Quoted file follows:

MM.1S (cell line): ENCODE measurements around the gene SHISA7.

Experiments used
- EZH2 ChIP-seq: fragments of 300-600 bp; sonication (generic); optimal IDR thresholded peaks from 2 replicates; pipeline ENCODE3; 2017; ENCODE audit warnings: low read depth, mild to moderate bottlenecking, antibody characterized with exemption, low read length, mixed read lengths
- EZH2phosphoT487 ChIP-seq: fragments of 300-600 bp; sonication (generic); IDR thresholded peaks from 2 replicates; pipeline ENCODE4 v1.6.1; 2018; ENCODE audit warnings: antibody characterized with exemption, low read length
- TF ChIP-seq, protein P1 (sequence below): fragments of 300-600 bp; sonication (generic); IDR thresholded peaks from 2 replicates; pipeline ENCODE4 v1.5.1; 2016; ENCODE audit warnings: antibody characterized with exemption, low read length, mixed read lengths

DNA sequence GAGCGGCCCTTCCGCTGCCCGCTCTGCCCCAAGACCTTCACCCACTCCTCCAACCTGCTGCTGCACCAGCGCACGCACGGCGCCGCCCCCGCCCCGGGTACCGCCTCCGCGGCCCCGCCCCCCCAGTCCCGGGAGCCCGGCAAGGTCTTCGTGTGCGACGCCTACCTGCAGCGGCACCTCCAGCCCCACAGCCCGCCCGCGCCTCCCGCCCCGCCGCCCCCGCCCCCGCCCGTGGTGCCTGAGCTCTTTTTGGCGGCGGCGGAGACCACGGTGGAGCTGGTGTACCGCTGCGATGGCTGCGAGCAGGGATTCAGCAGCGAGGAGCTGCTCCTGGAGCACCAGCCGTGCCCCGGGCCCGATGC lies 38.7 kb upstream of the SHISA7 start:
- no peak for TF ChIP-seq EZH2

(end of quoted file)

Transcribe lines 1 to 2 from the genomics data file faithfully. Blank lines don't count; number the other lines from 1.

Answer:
MM.1S (cell line): ENCODE measurements around the gene SHISA7.

Experiments used